Friday, February 02, 2007

Can someone please welcome Barney Frank to the 21st century?

Macroeconomics has come a long way since 1913, the year the Federal Reserve Act was passed. John Maynard Keynes' career was just getting started. Milton Friedman had just been born the year before. In fact, I'd wager that very few major theories pertaining specifically to macroeconomics that are still widely held today were developed before 1913. And yet, 1913 is the year the dual mandate for the Federal Reserve Bank was codified.

Macroeconomics has also come a long way since 1981, the year Barney Frank took office. This time not so much in terms of theory, but in practice. The U.S. was coming off two consecutive years of double-digit increases in consumer prices. The most recent presidential administrations thought price controls and jawboning would solve the inflation problem. Recent Fed chairmen Arthur Burns and William Miller seemed powerless to control inflation. Burns in fact believed that the Fed could not tighten monetary policy at a time when unemployment was rising, regardless of what prices were doing, as the population would not accept high levels of unemployment under the auspices of controlling inflation. So when both unemployment and inflation were on the rise in the 1970's, the Fed did very little.

For those of us in the investment business, and I'm sure for professional economists as well, 1981 must seem like another world. Many of the ideas that were given serious consideration (or even implemented) then to fight inflation would never be contemplated today. Paul Volcker and Alan Greenspan have proven through practice that controlling inflation and creating a more predictable inflation/interest rate world is better for everyone. It is also now widely held that the Fed has very little ability to improve unemployment in the short-term. While the Fed can increase the money supply to help alleviate a credit crunch or to prevent deflation, both academic research and the experience of the 1970's shows that easy money does not decrease unemployment.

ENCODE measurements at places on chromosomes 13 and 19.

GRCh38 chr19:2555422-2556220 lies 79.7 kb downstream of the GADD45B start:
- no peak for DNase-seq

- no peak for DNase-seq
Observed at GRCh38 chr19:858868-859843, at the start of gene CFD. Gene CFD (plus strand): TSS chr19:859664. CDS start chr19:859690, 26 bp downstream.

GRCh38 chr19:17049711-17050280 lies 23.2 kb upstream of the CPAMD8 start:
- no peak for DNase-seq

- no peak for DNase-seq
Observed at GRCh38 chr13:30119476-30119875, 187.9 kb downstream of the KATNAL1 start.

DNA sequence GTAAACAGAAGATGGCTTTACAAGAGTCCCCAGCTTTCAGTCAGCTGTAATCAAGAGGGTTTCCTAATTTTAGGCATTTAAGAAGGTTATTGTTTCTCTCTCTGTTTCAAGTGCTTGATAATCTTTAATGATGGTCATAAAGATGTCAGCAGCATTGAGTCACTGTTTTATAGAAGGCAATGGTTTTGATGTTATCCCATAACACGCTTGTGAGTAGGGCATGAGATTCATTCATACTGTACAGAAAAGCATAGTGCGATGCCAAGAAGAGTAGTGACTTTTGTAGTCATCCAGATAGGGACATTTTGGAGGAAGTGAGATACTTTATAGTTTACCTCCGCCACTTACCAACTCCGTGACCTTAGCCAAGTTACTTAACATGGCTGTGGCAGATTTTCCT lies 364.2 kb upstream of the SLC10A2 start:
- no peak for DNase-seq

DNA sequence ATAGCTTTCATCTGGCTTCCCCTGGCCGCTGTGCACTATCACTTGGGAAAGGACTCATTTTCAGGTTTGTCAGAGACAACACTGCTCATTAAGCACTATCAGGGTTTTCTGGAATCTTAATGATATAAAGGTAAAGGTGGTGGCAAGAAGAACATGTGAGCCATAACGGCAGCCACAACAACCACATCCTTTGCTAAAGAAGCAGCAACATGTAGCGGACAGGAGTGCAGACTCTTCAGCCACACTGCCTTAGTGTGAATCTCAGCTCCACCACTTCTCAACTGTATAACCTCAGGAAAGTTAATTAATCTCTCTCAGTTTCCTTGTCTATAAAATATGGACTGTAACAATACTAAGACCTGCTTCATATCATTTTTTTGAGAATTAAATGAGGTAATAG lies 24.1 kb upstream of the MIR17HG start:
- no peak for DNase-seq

Today, we hear Fed officials routinely state that the best way for the Fed to meet its dual mandate is to keep inflation low and stable. This allows business and consumers to plan better, and reduces the risks in the economy. That in turn allows more people to be employed.

The Wall Street Journal has an article today on inflation targeting, something I've been convinced is the right move for the U.S. central bank. Unfortunately, politicians like Barney Frank, who is chair of the House Financial Services Committee stand in the way. Even if you don't agree with me on inflation targeting, its pretty well settled that the Fed's dual mandate is best served by focusing on the "price stability" part and allowing the "maximum employment" part to resolve itself. If the economists at the Fed, who by all accounts are among the world's best in their field, say that an explicit inflation target is the way to achieve price stability, then why should a lawyer turned politician like Frank stand in the way?

Frank is widely considered among the most liberal of major U.S. politicians, but I don't see this as a liberal vs. conservative issue. Arguing that the Fed controls unemployment today is a little like debating whether steroids was pervasive in baseball. There may have been a legitimate case on both sides at one time, but now the answer is clear and well settled. Even if you once held the opposite position, the evidence now is so overwhelming that to continue clinging to your former position shows a lack of intellectual honesty.

I have no doubt that Barney Frank is a highly intelligent human being. So is Paul Sarbanes, who constantly argued a similar position from the Senate. I know there are other congressmen and women who have the same view as Frank. But it is both comical and frightening that such powerful people can be so misinformed about such a critical subject.


Anonymous said...

Sarbanes was a very pompous person who , in spite of education and intelligence , wasn't smart enough to look at points objectively ... he was so politically indoctrinated that he couldn't/wouldn't see the forest from the trees..... the Sarbanes -Oxley law is a great example of that--- he could never see the dynamics in an economy and people's reactions to laws , he believes that everything is static

Tom G. said...

The mighty Paul Sarbanes had been my senator for my entire professional life, and every time I went to a conference or whatever with other investment pros, somehow I always felt like I had to apologize for him. Especially post SOX.

Some people have been telling me off site that Barney Frank actually has a pretty good grasp of economics. I don't know the guy personally nor can I say that I've heard every thing he's ever said, so I'll defer to anyone who knows the guy better. But if that's true and yet he continues to spout off this dual mandate BS, then he's playing politics against good policy. That's entirely inexcusable.

Anonymous said...

I feel the same about Frank . While he's a bright guy ( thought not as smart as Sarbanes ) and has a good grasp of the issues , he too will play politics over policy every day of the week ....

such is life , unfortunately .... but at least Bush will use his veto power over anything remotely stupid